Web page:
The two existing methods for extracting hydrogen from water have their limitations: one process requires ultrapure water and an expensive catalyst, the other requires significantly higher energy inputs for the same level of hydrogen production. Curtin researchers have created a new water electrolysis method that employs unpurified water sources, including sea water. Their approach uses an alternative catalyst that costs just one tenth of existing methods, calculated to offer up to a 38% cost saving in hydrogen production. This exciting development could be a cost effective, plentiful source of hydrogen that contributes to the achievement of global zero carbon goals.

Curtin Entrepreneurs Award Tempo – Nicola Cuthbert

Tempo is a new web app designed to help address Australia’s growing healthcare needs. The innovative two-sided platform helps healthcare providers find available, qualified practitioners to fill shifts quickly in a variety of healthcare settings, while allowing freelance healthcare professionals the chance to nominate their availability, and to negotiate their pay rate for each shift they accept. Previously, agencies have acted as the hub between professionals and providers, but the Tempo app now gives all parties greater flexibility. The web app offers self-employed healthcare professionals more control over their work-life balance, helping avoid burnout, while healthcare providers who have previously relied on a time-consuming booking process, now have instant access to a pool of practitioners with just one post.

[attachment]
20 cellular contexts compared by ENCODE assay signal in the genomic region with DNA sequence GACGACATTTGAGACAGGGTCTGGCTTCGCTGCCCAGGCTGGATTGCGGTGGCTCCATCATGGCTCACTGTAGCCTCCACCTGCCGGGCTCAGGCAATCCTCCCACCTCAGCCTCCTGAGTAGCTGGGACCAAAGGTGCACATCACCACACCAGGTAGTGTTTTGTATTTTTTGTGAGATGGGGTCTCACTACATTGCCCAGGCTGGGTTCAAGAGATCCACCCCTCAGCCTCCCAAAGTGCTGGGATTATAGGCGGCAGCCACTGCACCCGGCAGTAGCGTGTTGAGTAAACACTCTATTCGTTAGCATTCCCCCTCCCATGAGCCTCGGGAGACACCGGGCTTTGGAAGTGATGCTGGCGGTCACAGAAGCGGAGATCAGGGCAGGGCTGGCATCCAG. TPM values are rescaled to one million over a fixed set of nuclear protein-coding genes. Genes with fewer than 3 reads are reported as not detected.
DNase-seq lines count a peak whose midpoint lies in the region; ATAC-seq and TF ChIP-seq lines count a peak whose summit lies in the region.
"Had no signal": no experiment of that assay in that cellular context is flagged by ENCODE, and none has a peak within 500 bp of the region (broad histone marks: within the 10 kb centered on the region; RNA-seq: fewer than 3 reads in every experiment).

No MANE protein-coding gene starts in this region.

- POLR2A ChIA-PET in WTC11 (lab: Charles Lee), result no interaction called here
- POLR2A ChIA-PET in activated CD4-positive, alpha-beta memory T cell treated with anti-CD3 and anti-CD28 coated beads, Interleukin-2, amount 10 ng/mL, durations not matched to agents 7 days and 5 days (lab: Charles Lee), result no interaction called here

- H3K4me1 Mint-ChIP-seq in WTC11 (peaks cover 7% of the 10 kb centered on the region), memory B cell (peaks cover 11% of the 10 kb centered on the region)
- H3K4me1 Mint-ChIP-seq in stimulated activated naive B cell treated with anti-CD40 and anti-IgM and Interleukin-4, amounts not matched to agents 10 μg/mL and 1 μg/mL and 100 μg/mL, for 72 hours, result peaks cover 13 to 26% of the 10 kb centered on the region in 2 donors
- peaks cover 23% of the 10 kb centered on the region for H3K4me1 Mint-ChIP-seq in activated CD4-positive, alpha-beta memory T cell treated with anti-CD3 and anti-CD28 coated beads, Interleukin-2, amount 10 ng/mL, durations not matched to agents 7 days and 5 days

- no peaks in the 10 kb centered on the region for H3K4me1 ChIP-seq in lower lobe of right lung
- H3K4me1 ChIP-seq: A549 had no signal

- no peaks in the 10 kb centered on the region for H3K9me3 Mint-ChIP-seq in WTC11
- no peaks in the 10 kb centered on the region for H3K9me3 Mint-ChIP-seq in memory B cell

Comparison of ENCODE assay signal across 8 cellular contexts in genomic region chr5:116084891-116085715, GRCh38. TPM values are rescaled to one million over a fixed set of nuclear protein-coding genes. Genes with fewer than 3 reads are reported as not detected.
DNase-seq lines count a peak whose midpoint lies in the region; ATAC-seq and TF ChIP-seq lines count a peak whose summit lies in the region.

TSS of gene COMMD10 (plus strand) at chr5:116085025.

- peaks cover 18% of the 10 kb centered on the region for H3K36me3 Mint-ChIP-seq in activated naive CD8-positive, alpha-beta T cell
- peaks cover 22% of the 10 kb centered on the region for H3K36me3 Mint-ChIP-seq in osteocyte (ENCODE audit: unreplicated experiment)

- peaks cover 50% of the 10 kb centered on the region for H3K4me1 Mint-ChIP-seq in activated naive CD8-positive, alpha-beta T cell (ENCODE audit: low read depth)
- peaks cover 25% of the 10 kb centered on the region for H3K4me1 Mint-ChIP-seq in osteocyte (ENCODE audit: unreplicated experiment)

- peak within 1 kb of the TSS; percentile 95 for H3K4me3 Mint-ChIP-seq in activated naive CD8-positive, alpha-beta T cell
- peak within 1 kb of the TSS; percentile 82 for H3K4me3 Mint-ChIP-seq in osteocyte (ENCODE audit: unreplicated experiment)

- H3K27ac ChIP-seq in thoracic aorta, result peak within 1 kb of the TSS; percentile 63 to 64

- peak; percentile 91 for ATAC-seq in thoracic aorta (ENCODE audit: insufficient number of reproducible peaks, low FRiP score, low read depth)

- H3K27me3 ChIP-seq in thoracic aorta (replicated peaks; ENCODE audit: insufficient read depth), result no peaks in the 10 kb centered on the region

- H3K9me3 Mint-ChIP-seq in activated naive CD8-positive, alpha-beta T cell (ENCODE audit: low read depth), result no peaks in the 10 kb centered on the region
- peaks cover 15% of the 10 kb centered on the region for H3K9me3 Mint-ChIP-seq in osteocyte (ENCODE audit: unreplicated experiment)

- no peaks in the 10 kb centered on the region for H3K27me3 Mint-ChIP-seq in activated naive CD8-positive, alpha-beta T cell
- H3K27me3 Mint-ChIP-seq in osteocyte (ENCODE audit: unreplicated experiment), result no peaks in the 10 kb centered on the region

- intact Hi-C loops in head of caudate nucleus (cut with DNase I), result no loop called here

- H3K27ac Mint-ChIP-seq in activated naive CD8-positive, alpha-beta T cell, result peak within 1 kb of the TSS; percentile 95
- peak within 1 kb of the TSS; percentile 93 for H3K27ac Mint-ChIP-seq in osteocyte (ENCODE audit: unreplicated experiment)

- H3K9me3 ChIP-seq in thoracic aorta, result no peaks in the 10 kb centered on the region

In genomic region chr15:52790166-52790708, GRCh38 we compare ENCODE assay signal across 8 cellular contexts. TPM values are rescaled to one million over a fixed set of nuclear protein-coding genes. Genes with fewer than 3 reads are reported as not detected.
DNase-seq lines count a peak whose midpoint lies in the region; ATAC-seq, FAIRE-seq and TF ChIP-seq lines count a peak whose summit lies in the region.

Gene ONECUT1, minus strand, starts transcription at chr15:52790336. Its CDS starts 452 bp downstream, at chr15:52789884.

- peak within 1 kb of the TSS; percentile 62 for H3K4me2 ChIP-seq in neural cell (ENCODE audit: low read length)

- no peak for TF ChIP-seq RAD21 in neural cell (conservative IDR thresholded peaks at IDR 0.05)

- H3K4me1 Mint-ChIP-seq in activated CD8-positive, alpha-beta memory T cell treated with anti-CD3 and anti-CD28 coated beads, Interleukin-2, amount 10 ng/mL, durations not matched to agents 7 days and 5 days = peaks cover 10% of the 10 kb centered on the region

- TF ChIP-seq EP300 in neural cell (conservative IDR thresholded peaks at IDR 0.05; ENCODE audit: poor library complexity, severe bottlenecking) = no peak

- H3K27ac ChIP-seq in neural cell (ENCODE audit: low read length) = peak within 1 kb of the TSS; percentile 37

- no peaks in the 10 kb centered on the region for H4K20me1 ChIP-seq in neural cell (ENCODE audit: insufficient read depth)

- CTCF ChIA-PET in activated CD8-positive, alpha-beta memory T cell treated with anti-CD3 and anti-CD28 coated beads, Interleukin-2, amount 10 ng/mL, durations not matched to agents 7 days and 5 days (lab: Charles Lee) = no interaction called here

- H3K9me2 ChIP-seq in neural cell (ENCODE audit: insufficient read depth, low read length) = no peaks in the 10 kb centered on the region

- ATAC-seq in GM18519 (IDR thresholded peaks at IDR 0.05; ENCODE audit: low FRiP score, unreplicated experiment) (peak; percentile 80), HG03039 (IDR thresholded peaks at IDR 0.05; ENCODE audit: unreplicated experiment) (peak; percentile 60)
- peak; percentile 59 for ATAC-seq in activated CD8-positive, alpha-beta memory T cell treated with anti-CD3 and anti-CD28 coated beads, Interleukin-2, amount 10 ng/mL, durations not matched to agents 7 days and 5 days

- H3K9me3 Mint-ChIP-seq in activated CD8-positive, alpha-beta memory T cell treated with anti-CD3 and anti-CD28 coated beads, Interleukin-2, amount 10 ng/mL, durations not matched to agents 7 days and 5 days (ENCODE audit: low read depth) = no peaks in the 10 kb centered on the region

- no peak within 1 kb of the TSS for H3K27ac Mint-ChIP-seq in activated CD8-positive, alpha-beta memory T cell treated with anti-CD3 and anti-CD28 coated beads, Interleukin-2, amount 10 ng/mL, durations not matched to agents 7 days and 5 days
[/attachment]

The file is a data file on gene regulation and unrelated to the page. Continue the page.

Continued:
Business & Law ANI Research – Dr Sean Lee, Professor Billy Sung